Those clear and lofty goals are undercut, however, by the Bank’s slowness thus far to confront economic realities that lesbian, gay, bisexual and transgender (LGBT) people, along with other marginalized and disfavored populations, face in a vast preponderance of countries around the world.
In most of the world’s countries, LGBT populations are well within “the bottom 40%” that the World Bank wants to uplift. So are a disproportionate number of women. Yet still today the Bank has no “safeguard” – a World Bank term for a set of internal guiding regulations – requiring that sexual orientation, gender, and gender identity be considered when designing new programs, or when entertaining host government requests for new loans.
The Bank, too, has devoted little attention to commissioning the research needed to document, with greater precision, how inattention to inequality only hampers the economic progress that governments should be seeking, and that citizen-funders of the Bank’s programs are right to expect. What little research has appeared on this topic, indeed, has been startling.
For over two years, the Council has engaged alongside other civil society partners in efforts to urge that the World Bank adopt new safeguard language that would challenge governments to meet the needs of their full populations – male and female, lesbian and gay, transgender and queer. We’ve now written to World Bank President Kim to urge immediate action.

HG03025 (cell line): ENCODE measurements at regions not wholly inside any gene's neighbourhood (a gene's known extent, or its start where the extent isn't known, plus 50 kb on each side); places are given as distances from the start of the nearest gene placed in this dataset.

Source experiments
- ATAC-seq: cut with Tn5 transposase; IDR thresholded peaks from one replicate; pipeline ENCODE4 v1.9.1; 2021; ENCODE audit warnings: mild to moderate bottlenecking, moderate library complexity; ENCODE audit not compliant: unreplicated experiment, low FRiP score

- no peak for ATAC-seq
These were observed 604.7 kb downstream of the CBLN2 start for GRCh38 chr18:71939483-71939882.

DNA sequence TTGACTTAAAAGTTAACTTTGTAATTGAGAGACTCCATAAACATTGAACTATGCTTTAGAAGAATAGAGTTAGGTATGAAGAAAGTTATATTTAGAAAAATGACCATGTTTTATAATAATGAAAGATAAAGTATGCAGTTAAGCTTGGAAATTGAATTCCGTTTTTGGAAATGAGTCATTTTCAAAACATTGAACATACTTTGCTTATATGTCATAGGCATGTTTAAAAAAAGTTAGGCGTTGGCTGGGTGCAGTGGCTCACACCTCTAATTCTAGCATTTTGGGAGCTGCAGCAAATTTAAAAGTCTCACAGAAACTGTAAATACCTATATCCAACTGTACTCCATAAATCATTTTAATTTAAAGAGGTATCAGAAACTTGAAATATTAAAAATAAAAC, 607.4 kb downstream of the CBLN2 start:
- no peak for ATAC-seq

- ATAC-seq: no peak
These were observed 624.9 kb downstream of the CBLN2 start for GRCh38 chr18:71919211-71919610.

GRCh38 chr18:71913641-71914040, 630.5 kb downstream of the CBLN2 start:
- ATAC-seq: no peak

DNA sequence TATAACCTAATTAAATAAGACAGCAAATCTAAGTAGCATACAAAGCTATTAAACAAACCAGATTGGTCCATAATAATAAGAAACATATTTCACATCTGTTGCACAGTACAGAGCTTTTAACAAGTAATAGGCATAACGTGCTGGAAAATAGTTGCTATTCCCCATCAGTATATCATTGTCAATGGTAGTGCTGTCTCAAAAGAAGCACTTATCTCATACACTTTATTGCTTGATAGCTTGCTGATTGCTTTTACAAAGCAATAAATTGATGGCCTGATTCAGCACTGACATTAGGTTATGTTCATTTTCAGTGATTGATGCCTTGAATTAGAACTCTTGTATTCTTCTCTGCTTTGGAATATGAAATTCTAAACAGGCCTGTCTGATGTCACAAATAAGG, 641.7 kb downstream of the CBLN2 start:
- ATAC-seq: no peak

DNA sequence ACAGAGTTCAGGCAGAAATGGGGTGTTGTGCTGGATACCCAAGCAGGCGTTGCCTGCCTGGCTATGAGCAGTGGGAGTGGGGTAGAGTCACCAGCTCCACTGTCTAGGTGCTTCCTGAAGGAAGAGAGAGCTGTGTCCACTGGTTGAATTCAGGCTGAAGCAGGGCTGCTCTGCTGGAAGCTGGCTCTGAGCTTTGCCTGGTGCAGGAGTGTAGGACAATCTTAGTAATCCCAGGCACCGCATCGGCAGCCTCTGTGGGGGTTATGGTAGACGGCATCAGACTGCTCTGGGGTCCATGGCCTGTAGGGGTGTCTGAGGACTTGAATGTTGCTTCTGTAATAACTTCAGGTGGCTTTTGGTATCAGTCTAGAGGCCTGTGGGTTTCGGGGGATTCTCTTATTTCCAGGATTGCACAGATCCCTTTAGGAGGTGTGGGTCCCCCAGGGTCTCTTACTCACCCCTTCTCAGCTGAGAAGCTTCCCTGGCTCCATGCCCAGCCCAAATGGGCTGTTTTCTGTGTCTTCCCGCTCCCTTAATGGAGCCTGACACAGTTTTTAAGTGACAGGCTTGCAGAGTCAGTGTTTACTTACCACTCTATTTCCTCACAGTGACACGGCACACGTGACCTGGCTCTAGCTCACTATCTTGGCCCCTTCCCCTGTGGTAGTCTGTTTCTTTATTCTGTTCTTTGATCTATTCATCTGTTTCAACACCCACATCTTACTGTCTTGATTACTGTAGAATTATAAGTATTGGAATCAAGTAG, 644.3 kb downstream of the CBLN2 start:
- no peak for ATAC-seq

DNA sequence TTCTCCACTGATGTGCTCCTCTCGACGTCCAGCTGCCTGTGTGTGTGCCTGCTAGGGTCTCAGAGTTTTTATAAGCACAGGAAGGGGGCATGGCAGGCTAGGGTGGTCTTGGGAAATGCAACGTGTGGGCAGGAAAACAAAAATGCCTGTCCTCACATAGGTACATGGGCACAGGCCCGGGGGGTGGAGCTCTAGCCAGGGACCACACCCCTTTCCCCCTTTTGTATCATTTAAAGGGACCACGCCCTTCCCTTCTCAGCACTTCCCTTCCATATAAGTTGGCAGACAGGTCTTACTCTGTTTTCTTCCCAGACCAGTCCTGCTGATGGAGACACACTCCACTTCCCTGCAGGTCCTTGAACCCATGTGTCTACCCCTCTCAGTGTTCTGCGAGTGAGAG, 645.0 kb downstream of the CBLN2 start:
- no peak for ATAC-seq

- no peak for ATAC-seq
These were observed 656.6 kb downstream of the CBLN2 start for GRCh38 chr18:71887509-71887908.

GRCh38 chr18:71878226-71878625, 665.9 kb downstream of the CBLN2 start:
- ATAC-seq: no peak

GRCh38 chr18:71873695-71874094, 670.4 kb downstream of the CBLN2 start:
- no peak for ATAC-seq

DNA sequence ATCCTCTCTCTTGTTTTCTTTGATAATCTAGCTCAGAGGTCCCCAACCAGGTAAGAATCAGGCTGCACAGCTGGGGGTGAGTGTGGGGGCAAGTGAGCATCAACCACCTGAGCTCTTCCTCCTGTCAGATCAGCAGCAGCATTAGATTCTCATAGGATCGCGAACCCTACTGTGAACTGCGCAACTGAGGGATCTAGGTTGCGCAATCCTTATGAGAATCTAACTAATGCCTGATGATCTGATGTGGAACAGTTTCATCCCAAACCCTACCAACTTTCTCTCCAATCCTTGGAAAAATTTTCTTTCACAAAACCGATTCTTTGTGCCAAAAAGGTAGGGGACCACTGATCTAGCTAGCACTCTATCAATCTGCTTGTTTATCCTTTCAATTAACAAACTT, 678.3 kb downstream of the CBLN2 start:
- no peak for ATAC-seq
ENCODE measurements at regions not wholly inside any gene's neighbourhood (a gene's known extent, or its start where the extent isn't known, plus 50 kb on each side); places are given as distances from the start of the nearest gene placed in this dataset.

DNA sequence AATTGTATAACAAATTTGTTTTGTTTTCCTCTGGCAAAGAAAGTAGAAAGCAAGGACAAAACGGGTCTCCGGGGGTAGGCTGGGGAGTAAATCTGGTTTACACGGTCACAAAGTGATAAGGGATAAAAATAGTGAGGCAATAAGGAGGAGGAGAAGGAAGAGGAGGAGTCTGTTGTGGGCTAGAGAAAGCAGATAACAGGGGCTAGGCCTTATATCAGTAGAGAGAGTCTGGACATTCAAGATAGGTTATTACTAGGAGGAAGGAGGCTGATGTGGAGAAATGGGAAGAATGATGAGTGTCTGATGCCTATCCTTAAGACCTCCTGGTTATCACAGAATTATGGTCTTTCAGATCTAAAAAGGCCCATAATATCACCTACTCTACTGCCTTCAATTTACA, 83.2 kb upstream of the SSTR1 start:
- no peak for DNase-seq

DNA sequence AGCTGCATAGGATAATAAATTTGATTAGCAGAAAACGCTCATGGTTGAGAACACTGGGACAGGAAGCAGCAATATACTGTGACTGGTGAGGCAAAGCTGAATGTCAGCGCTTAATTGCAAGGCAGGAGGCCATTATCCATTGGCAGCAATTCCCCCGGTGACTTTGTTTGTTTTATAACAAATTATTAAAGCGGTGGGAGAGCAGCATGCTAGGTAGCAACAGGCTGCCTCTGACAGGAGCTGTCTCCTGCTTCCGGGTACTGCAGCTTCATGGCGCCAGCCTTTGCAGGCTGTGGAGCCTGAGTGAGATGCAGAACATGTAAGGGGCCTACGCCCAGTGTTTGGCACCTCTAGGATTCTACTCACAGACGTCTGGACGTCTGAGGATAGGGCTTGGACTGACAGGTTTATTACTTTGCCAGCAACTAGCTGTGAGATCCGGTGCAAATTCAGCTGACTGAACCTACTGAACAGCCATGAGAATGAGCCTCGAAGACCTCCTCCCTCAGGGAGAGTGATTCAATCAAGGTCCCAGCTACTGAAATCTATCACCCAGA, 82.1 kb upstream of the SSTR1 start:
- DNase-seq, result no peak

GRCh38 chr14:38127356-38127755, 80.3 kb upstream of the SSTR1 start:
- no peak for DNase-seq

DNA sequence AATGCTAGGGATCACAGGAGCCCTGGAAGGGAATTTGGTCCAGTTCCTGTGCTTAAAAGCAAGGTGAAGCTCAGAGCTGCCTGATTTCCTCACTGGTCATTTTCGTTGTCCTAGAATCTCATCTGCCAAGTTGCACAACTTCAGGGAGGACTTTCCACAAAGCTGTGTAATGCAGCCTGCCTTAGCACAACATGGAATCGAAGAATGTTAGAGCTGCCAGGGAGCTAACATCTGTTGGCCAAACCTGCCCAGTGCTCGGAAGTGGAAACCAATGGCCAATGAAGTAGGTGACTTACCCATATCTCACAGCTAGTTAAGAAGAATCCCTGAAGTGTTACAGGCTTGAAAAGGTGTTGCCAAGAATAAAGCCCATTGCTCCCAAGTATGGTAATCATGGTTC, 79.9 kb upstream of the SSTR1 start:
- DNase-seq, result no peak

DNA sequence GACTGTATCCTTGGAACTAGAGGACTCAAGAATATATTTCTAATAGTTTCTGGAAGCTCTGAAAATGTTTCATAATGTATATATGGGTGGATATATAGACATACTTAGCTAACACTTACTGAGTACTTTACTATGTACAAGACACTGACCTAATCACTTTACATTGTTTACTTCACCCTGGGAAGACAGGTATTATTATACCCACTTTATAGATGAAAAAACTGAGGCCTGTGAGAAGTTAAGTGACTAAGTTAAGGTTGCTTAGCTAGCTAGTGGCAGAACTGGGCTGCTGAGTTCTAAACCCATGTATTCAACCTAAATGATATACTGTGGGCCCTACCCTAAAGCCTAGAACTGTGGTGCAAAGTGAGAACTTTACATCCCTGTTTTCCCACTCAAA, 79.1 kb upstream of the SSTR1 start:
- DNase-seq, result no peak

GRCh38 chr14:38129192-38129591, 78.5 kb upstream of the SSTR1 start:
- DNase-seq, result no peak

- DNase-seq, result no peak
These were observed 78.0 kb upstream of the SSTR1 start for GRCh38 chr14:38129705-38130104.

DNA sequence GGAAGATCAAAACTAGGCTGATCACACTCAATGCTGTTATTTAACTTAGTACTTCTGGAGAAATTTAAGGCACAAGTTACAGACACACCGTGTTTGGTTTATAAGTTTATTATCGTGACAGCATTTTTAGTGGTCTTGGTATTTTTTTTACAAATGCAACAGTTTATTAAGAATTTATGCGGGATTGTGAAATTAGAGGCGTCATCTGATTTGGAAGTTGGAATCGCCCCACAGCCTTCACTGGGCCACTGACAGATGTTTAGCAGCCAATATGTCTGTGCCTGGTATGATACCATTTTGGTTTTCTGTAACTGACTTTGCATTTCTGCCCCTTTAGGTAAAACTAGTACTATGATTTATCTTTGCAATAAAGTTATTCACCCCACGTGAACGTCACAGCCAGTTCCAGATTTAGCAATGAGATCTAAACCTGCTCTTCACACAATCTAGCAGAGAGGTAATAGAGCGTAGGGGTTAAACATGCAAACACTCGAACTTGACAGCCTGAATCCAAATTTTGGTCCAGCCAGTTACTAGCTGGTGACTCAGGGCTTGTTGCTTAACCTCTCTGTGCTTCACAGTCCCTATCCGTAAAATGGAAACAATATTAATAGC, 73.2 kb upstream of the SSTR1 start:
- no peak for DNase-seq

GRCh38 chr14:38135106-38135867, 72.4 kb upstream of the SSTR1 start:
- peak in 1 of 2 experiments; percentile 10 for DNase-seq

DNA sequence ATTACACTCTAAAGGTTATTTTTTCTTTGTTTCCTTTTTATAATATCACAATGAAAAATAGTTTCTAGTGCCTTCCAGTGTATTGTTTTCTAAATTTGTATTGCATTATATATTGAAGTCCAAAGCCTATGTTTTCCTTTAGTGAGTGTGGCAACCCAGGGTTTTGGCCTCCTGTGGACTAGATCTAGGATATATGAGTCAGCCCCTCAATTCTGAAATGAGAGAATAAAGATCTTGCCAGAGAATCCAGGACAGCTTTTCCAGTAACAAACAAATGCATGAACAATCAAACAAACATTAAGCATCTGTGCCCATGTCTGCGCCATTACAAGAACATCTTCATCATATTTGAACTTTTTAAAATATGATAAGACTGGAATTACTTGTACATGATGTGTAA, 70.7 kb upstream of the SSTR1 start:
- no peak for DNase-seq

We’ve been impressed with Dr. Kim’s personal leadership in speaking to the moral and economic imperatives of addressing LGBT and gender inequalities. We know that he and other Bank leaders understand that countries are only as strong as their economic empowerment, sound health policies, and social inclusiveness allow.
So when World Bank officials hold important meetings in Lima October 9-11, will the Bank’s leadership fight for, and achieve, an overdue commitment to serve the needs of ALL populations, in line with the Bank’s professed mission?
Dr. Kim’s personal convictions and leadership need to translate into concrete progress in reforming the Bank’s sterile inattention to that bottom 40%. We ask that the Bank make its programs relevant to the goals it has proclaimed by addressing – over national government objections if necessary – the economic discrimination that so many LGBT populations face.
The time for action is now.